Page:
In order to verify an email as authentic, you have to look at the sending email address and also the email header to be really safe. The ability to distinguish between a real email and a fake one also depends on your email client. I’ll explain further below.
For example, in the above screenshot, you can see that the email was sent from email@example.com. This should confirm that the email is really from Google, correct? Well, it depends. If someone sets up a rogue email server, they can send a fake email that can show the sending address as firstname.lastname@example.org. Even though they can fake this aspect, the rest cannot be faked.
So how do you verify that an email is actually being sent from the real source and not someone else? In simple terms, you check the email header. This is also where the email client comes into play. If you are using Gmail, you can verify the source very quickly by simply clicking on the Show Details arrow directly below the name of the sender.
The important sections are mailed- by, signed-by and encryption. Since it says google.comfor both of these fields, the email is truly from Google. For any email that claims to come from a bank or big company, it should always have the mailed-by and signed-by fields. A visible mailed-by field means that email was SPF-authenticated. A visible signed-by field means the email was DKIM-signed. Lastly, the email will almost always be encrypted if sent from a major bank or company.
Even though these fields ensure the email was verified, you need to make sure it was verified by the same company supposedly sending it. For example, since this email is from Google, it should say google.com for the two fields, which it does. Some spammers have gotten smart and sign and verify their own emails, but it won’t match the actual company. Let’s take a look at an example:
As you can see, this email is supposedly from ICICI bank, but the email address automatically casts doubt on the authenticity of the email. Instead of anything related to the bank name, the domain is seajin.chtah.com, which is very spammy sounding. The email does have the mailed-by and signed-by fields, but again, it’s not the bank domain. Lastly, there is no encryption on the email, which is very shady again.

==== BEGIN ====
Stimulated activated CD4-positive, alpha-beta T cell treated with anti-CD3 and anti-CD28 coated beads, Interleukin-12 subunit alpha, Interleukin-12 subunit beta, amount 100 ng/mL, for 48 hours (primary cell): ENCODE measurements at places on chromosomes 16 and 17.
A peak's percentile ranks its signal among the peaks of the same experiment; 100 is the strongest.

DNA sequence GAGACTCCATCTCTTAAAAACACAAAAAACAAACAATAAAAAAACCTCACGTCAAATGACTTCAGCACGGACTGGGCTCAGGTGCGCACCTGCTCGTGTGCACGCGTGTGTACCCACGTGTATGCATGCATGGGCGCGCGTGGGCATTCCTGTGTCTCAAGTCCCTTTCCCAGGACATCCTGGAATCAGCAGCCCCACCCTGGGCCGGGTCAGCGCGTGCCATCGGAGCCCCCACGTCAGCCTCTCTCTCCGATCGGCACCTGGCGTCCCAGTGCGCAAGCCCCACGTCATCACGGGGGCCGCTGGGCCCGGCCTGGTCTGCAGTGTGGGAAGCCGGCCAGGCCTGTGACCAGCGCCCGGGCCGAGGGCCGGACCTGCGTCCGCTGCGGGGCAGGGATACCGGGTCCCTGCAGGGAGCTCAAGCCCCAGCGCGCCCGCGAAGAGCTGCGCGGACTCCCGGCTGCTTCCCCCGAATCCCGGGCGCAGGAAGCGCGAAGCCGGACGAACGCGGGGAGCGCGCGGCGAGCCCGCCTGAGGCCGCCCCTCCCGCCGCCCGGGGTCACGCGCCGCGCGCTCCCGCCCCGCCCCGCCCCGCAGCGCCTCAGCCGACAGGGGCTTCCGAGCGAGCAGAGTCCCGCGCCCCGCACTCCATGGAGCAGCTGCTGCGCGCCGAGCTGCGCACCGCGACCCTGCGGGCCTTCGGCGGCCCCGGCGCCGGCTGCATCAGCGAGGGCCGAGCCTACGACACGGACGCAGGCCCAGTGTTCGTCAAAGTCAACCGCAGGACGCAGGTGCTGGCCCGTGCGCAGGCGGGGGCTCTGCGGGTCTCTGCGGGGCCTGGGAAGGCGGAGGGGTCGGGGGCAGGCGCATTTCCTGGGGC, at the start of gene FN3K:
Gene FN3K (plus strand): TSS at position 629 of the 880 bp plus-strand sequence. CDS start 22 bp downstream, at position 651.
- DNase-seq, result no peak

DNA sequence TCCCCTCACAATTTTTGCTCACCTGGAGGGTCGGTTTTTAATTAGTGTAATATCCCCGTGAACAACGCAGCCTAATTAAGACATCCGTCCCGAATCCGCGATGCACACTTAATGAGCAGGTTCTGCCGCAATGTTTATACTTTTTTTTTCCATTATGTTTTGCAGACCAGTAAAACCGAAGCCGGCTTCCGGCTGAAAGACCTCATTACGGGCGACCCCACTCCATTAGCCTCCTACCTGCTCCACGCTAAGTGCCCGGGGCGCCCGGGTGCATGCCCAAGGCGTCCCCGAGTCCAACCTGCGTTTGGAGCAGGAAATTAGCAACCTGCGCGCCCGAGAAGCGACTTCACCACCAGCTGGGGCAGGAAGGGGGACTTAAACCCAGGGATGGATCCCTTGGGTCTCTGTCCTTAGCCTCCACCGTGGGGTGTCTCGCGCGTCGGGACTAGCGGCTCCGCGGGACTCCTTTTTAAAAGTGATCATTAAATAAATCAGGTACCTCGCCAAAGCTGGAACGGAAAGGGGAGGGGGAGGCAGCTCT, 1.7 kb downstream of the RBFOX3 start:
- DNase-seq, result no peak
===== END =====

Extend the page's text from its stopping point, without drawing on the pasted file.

Here’s another email where there is a mailed by field and it was encrypted, but is certainly not from Microsoft. As you can see, the domain is not Microsoft.com, but some unheard of domain. When verifying emails, always check that the sending email address is from the company you believe it is from, i.e. email@example.com and that mailed-by and signed-by are from the latter part of the email address, i.e. paypal.com.
Let’s look at one more example, which can be a little confusing.
Here, I have an email from a company called Actiontec, but it is VIA actiontecelectronics.onmicrosoft.com. It’s also signed by actiontecelectronics.onmicrosoft.com and has been encrypted. In this case, it means that the email is being sent by a third-party email service, which can’t necessarily be authenticated. In this case, the company is using Office 365 for their company email and that’s why it’s being sent from that domain.
Even though the above email is legitimate, the information in the header does not guarantee that the email is safe. You best option here is to make sure the third-party email service is also a large reputable company. In this case, it’s from Microsoft. Lastly, if someone is really trying to fake another email address, Google will probably be able to tell and give you a warning like this:
Or something like this:
If you ever get any of these warnings, then you shouldn’t trust the emails at all. You might be wondering what to do if you’re not using Gmail and if you’re not looking at the email in the web browser? Well, in those cases, you have to view the full email header. Just Google your email provider name followed by “view email header“. For example, Google Outlook 2016 view email header to get instructions for that client.
Once you do that, you want to search for the following pieces of text under the heading Authentication Results:
The spf line is equivalent to the mailed-by field in Gmail and dkim is equivalent to signed-by. It should look something like this:
Again, even if both items have PASS, you need to make sure it’s for the real domain, not the fake one the spammer may be using.